4. She knew what she was walking into.

Ms. Parent was obviously familiar with Mr. O’Leary. But she did more than just come prepared for a spirited debate. She did her homework. At one point, Mr. O’Leary brought up a documentary his daughter produced about the GMO debate. Ms. Parent had already seen it and offered to clarify some of the points made in the film.

5. She brought on the challenge.

Ms. Parent smartly realized that her credibility would soar if she could effectively debate the hostile Mr. O’Leary. She was right.

Ms. Parent accomplished in that interview what most adult spokespeople dream of. She took on a tough challenger, managed to stay on message, and walked off the set knowing she likely brought some skeptical viewers to her cause. Plus, she scored a viral video in the process. Bravo!

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Comments (18)

  1. By James Bigg:

    What an extremely articulate interviewee. I actually didn’t see Kevin O’Leary as being arrogant, as the article suggests – although that may be because I’m immune to his typical interview style having watched his show for so long.

    That said, many more experienced subjects have crumbled and failed to engage Mr. O’Leary in a serious, even-handed debate when appearing on the Lang and O’Leary Exchange.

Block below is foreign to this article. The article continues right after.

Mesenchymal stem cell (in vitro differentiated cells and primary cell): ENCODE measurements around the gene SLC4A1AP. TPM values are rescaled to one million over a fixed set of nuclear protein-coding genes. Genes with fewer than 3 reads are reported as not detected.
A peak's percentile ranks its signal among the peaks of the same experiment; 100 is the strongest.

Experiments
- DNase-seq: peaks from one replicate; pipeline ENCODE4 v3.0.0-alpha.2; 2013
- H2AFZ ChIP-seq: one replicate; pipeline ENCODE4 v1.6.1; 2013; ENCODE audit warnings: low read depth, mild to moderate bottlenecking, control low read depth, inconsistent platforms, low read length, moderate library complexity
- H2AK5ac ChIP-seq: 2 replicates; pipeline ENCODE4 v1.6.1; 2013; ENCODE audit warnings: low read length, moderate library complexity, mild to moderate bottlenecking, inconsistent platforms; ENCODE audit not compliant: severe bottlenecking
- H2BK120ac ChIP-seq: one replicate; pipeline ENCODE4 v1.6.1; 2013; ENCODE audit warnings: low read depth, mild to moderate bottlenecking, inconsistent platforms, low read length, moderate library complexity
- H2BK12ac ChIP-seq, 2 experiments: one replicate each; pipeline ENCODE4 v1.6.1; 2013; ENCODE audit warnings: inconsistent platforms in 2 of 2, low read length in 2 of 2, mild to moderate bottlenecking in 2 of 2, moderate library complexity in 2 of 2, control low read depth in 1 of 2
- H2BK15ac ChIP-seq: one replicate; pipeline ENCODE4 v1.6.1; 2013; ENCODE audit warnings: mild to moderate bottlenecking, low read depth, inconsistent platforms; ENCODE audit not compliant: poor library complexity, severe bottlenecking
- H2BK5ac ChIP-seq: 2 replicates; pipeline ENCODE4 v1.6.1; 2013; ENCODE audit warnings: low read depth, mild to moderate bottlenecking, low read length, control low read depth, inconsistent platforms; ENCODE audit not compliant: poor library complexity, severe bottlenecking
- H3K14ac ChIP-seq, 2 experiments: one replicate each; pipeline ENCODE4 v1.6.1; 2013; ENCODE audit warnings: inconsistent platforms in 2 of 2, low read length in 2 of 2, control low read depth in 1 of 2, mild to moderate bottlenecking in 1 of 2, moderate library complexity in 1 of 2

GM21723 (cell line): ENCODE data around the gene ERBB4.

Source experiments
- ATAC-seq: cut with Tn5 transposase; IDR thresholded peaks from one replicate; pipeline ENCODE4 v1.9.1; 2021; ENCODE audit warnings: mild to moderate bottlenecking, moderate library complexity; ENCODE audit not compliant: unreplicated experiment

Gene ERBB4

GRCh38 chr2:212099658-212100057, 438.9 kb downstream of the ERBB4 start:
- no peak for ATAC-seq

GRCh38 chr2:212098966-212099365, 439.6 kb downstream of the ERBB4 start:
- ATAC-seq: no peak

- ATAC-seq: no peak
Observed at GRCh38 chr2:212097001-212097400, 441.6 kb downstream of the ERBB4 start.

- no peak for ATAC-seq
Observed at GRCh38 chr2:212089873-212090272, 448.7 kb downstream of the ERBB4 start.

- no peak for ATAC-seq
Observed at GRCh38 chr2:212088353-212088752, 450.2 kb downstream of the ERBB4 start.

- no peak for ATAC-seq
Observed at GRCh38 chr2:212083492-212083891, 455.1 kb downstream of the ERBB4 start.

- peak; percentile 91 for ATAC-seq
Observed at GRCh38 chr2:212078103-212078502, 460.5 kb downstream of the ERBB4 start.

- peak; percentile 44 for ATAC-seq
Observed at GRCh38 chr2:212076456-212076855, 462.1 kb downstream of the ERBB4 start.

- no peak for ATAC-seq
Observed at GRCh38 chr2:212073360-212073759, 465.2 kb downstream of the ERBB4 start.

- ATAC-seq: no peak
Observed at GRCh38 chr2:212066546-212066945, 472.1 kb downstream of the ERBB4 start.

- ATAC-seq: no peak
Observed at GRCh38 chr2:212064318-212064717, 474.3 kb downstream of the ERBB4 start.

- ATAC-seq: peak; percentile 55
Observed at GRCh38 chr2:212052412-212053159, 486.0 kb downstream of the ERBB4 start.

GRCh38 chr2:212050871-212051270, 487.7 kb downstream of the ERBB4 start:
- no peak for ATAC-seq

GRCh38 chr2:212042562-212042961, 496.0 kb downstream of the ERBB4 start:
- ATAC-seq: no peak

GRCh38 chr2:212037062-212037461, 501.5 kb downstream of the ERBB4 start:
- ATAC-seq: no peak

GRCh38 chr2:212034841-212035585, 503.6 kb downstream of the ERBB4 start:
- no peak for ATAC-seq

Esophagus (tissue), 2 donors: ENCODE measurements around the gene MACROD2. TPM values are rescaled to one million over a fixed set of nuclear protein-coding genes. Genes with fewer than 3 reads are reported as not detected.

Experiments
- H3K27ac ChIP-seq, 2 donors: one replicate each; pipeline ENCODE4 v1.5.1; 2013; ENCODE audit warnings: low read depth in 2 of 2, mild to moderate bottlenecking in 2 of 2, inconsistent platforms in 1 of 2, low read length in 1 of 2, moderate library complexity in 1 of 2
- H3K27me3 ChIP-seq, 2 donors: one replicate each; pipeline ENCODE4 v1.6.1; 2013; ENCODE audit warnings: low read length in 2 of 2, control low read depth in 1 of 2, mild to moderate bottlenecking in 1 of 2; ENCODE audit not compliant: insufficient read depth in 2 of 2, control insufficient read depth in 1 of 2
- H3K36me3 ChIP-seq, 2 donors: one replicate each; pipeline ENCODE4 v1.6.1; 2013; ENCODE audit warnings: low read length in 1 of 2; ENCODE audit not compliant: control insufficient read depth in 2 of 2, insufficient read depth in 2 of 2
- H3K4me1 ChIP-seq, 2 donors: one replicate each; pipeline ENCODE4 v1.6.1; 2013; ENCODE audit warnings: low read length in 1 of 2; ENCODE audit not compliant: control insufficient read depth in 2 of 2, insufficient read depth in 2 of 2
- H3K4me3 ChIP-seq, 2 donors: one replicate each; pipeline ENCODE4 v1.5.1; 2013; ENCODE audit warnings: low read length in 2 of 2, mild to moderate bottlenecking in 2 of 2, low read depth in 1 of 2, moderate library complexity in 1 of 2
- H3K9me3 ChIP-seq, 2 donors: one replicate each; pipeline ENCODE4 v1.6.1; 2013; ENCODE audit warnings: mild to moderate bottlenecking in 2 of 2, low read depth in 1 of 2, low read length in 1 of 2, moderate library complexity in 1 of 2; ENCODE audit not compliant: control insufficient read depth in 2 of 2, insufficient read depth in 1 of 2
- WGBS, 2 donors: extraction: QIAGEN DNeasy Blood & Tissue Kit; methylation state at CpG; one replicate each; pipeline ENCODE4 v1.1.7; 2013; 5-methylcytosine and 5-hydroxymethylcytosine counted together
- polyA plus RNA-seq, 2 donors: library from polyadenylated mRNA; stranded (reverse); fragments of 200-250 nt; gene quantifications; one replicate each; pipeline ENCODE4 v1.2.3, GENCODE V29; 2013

Great job Rachel – and a great debate all round.

  2. By Jackie Fox:

    What a poised young lady. Bravo indeed! One other general comment about something she did well-her answers were concise. We’ve all had clients who tend to ramble when we answer.

  3. By Christina Mozaffari (@PMRChristina):

    So true! Great observation, thanks for mentioning that!

  4. By Jackie Fox:

    CORRECTION TO EARLIER COMMENT–said “we,” meant “they ” (Freudian slip?)

    What a poised young lady. Bravo indeed! One other general comment about something she did well-her answers were concise. We’ve all had clients who tend to ramble when they answer.

  5. By Rose Marie Burroughs:

    Terrific interview – amazing for her age. Great to hear and see her during the interview. Learned by watching this. thank you!

  6. By Dana McCullough:

    Awesome. She did a great job!

  7. By Art Aiello: